Incorporating vulnerability in conservation planning is critical for success (Wilson et al., 2005), and models have been developed that are useful for predicting where species are likely to succumb to threats such as habitat loss (e.g. Koopowitz, 1992; Koopowitz et al., 1994). Koopowitz (1992) developed a stochastic extinction model that makes use of readily available species distribution data and deforestation trends to model extinction patterns for several plant groups (Koopowitz et al., 1993, 1994). Although the model is based on several underlying assumptions (see Appendix S1 in Supporting Information), it is practical and it generates results that match well with the predictions of other extinction models (e.g. species–area curves; Dial, 1995). Therefore, by applying this model to distinct geographic areas, extinction estimates can be calculated for specific locations across the global landscape as a means of incorporating threat and vulnerability into the process of identifying conservation priority areas (Koopowitz, 1992; Wilson et al., 2005).
Accordingly, our objective was to combine hotspots analyses and stochastic extinction modelling to identify potential conservation priority areas. Comparisons could then be made between species groups, and between patterns of richness, rarity and threat. Because tropical orchids are among the most endangered groups on the planet given their often limited spatial distributions and specific ecological interactions (Koopowitz, 1992; Tremblay, 1997; Pitman & Jørgensen, 2002; Swarts & Dixon, 2009; Oldfield, 2010; Seaton et al., 2013) and because they have yet to be emphasized in hotspots analyses, we tested this combination of analyses on a species rich group of orchids that is threatened throughout much of its range, Lepanthes Sw. (Orchidaceae Juss.). We had three specific aims: 1) map the distribution of Lepanthes species and rarity richness patterns to identify hotspots, that is, centres of richness, and evaluate the degree to which these features overlap; 2) forecast patterns of extinction for Lepanthes spp. and assess whether hotspots of species and rarity richness correspond with high extinction probabilities; and 3) assess which explanatory variables (i.e. richness, rarity and threat) best explain projected Lepanthes extinction probabilities. Through these analyses, we strove to identify conservation priority areas for an import component of global plant diversity while determining whether these priority areas correspond with those identified in previous analyses. We also hoped to determine whether conservation priority areas based on rarity can act as surrogates for overall diversity and to assess whether or not conservation priority areas based on hotspots will protect the most imminently threatened species. Lastly, we wished to ascertain which parameters are most important for identifying conservation priority areas to test the benefits and consequences of prioritizing richness, rarity or threat in planning endeavours.
Lepanthes Sw. (Orchidaceae) is one of the most diverse plant genera on earth with well over 1100 described species (Luer, 1986; RBGK, 2013). This Neotropical genus occurs from Mexico to Bolivia and throughout much of the Caribbean, usually in moist to wet montane habitats at middle elevations (Luer & Thoerle, 2012). While a few of these species are somewhat widespread, the vast majority have restricted distributions (Luer, 1986; Tremblay, 1997; Crain & Tremblay, 2012), making them inherently susceptible to habitat loss, stochastic disturbances and range contractions (Gaston, 1994; Gaston & Fuller, 2009). Research suggests that Lepanthes populations rarely persist in deforested or fragmented habitats (Sosa & Platas, 1998; Tremblay & Salguero-Faría, 2001; Vásquez et al., 2003; Soto-Arenas et al., 2007). Additionally, their high degree of ecological specialization makes Lepanthes spp. particularly vulnerable to extinction (Blanco & Barboza, 2005; Crain, 2012). For example, like other orchids, Lepanthes depend on mycorrhizal symbionts and intricate, sexually deceptive pollination mechanisms. For these reasons, Lepanthes has received appreciable attention from collectors, taxonomists and ecologists. Accordingly, there is an abundance of data on Lepanthes spp. that can be used to identify hotspots and to compare richness and rarity patterns. Moreover, the number of collection records for this group makes it well suited for use with Koopowitz's (1992) stochastic extinction model. Consequently, the genus, Lepanthes, represents an ideal system for testing the applicability of combining hotspots analyses with stochastic extinction modelling to identify conservation priority areas.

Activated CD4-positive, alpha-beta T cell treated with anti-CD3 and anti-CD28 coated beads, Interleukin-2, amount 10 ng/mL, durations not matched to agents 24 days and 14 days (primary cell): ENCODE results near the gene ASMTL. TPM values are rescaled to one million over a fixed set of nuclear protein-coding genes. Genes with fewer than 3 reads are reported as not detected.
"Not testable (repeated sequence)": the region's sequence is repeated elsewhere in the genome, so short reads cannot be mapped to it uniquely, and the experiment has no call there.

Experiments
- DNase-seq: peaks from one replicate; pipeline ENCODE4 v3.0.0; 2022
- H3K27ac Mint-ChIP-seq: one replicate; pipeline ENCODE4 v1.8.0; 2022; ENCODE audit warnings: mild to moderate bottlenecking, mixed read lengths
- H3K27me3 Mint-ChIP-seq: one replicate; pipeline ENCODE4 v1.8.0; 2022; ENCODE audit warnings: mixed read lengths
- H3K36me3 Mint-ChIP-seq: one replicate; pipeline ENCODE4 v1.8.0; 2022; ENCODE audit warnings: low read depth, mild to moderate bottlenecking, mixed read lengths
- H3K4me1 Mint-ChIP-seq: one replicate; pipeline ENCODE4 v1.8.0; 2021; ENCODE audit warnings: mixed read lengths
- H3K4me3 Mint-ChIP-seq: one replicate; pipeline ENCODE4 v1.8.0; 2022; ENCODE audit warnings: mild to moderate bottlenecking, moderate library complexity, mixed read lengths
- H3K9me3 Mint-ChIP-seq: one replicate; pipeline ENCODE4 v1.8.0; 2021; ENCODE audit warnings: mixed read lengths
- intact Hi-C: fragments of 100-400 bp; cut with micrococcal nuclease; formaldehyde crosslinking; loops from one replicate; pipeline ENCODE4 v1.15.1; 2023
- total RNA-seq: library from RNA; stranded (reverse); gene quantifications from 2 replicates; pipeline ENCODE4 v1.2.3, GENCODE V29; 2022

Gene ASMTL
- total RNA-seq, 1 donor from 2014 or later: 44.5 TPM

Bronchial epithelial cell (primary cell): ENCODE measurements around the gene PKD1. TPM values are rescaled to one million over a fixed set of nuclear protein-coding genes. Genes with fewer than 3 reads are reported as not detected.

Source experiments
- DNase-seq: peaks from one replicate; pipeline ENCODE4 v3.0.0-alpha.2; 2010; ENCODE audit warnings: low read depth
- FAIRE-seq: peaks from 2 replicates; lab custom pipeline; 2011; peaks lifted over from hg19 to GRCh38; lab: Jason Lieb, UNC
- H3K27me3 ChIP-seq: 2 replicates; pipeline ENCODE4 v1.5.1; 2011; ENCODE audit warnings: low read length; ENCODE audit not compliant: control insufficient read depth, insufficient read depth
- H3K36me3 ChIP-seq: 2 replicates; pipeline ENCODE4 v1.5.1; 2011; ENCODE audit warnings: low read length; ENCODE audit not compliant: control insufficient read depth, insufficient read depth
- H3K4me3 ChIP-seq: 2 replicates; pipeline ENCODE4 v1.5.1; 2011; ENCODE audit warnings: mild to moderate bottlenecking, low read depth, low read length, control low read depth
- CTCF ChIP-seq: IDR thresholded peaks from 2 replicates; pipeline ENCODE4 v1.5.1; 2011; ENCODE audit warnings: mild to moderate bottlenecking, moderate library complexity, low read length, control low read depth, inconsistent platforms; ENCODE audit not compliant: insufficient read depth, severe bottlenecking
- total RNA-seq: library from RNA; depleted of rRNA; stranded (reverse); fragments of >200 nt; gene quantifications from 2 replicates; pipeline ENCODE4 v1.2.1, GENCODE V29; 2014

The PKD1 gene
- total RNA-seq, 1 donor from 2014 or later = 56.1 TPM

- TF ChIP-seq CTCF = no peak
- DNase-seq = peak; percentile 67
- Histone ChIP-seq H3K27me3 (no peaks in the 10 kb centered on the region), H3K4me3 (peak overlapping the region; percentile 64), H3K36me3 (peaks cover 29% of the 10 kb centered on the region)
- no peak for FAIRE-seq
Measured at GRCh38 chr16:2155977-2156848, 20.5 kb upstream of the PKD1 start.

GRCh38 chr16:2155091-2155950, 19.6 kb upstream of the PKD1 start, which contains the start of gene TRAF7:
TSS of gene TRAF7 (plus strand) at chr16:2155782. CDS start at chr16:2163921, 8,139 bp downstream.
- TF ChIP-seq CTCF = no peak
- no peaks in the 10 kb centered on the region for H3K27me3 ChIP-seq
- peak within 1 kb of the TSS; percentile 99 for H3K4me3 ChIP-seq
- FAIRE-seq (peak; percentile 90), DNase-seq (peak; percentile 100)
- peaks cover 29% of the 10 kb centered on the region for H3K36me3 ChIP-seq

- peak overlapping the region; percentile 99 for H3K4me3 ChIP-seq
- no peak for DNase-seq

We compiled geographic data from an exhaustive list of sources to map the distribution of Lepanthes spp. Distribution data were primarily obtained from herbarium and botanical garden collection records, regional floras and plant checklists, and scientific publications on specific species or groups of species (see Appendix S2). Distribution data from personal observations were also included. Following protocols outlined in previous studies (Koopowitz, 1992; Koopowitz et al., 1993, 1994), records from different collectors, those with different locality names, those separated by more than 100 m in elevation and those with unique geographic coordinates were included as separate collections while equivalent records were excluded from the dataset. Each collection record constituted a single collection site, and all species collected from three or fewer sites were considered rare in our analyses.
Mapping species and rarity richness to identify hotspots
All distribution data from Lepanthes collection records were amassed in a table to quantify the number of species and rare species within each state, province, department, parish or region (n =463; hereafter all subnational jurisdictions are referred to as states). This scale of analysis was chosen because it was the best resolution to maximize the number of usable collection records as not all records included geographic coordinates or more specific location descriptions. Once assembled, the data table was loaded into ArcGIS 10.1 [Environmental Systems Research Institute, Inc. (ESRI), Redlands, CA, USA] and joined with a background layer showing the subnational political boundaries of Latin America and the Caribbean. This process produced species richness and rare species richness distribution maps.